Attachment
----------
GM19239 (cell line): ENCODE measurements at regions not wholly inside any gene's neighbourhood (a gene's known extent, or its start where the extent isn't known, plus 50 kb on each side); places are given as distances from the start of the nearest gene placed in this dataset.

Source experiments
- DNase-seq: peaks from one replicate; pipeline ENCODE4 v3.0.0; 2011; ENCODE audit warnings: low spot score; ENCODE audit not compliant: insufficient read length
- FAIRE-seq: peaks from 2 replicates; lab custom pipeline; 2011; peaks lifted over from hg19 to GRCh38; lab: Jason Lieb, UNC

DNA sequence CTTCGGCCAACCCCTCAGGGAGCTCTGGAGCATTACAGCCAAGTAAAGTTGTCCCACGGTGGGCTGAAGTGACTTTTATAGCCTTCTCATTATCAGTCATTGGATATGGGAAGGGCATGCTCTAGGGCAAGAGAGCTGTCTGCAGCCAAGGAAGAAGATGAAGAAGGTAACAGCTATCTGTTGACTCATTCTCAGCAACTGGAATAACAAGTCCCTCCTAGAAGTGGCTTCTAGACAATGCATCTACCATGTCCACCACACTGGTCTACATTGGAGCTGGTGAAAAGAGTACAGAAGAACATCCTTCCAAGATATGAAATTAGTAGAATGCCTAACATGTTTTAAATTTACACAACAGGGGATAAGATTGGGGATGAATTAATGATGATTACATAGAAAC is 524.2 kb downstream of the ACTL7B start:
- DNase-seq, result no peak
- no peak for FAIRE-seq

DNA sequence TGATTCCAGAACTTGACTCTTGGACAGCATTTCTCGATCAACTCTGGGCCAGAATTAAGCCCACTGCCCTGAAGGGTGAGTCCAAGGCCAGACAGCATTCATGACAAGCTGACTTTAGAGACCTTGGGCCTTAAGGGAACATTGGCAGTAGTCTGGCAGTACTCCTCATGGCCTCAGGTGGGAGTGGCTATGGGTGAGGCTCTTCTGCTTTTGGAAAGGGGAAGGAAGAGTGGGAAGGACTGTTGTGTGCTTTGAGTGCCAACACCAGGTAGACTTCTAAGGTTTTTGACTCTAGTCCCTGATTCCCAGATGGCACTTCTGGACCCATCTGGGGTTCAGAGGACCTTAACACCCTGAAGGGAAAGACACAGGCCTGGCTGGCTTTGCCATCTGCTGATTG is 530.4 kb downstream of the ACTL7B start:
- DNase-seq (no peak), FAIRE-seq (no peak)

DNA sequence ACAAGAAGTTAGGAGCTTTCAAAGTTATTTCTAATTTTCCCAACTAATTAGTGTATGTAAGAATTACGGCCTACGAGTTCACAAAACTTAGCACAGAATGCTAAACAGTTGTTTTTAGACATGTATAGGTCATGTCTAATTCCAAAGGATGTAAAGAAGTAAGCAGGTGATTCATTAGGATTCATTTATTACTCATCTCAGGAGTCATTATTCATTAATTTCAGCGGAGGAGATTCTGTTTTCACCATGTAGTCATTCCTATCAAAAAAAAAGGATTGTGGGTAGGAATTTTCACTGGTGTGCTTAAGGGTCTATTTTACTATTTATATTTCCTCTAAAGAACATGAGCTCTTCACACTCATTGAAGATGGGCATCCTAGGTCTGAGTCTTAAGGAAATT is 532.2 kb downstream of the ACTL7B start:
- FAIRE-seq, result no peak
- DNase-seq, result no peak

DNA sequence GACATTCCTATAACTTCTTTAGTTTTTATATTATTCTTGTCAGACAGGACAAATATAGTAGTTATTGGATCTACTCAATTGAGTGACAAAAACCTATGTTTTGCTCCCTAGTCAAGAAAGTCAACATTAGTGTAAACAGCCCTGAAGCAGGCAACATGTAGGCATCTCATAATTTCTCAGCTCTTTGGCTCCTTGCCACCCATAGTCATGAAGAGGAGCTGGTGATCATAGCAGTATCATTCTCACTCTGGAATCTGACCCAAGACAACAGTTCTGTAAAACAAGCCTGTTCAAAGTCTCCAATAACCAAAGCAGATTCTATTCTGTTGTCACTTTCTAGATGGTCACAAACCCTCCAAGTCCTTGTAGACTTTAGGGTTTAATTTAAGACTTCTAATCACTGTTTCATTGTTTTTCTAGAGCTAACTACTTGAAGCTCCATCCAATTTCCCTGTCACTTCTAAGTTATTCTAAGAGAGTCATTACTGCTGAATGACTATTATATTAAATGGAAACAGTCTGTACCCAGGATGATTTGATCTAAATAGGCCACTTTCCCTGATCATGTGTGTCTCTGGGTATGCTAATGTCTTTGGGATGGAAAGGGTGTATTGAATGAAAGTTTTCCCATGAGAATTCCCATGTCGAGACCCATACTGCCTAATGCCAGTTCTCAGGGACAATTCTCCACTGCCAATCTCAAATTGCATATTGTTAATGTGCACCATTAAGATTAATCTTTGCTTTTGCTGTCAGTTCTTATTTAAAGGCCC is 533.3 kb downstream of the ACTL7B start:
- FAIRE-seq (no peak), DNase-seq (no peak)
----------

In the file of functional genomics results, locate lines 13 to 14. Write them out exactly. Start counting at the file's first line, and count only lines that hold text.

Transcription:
DNA sequence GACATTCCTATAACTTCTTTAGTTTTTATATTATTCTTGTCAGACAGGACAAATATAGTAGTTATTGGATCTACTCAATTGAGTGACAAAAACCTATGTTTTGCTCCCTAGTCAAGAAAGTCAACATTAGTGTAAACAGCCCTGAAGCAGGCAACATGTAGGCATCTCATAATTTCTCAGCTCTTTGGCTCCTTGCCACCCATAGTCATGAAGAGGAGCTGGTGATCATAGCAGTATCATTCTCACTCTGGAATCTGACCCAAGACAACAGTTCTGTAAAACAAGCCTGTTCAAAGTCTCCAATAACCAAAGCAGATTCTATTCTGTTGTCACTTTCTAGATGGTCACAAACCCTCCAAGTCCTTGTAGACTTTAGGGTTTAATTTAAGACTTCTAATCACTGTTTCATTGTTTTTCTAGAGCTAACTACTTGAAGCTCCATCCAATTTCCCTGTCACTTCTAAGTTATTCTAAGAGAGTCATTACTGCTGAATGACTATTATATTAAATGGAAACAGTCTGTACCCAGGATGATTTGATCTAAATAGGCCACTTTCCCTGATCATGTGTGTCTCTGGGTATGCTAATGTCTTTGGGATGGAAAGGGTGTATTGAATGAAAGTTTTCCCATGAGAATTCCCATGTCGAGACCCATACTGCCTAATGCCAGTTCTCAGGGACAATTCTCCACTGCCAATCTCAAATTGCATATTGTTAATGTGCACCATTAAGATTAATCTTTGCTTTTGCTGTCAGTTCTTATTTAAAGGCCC is 533.3 kb downstream of the ACTL7B start:
- FAIRE-seq (no peak), DNase-seq (no peak)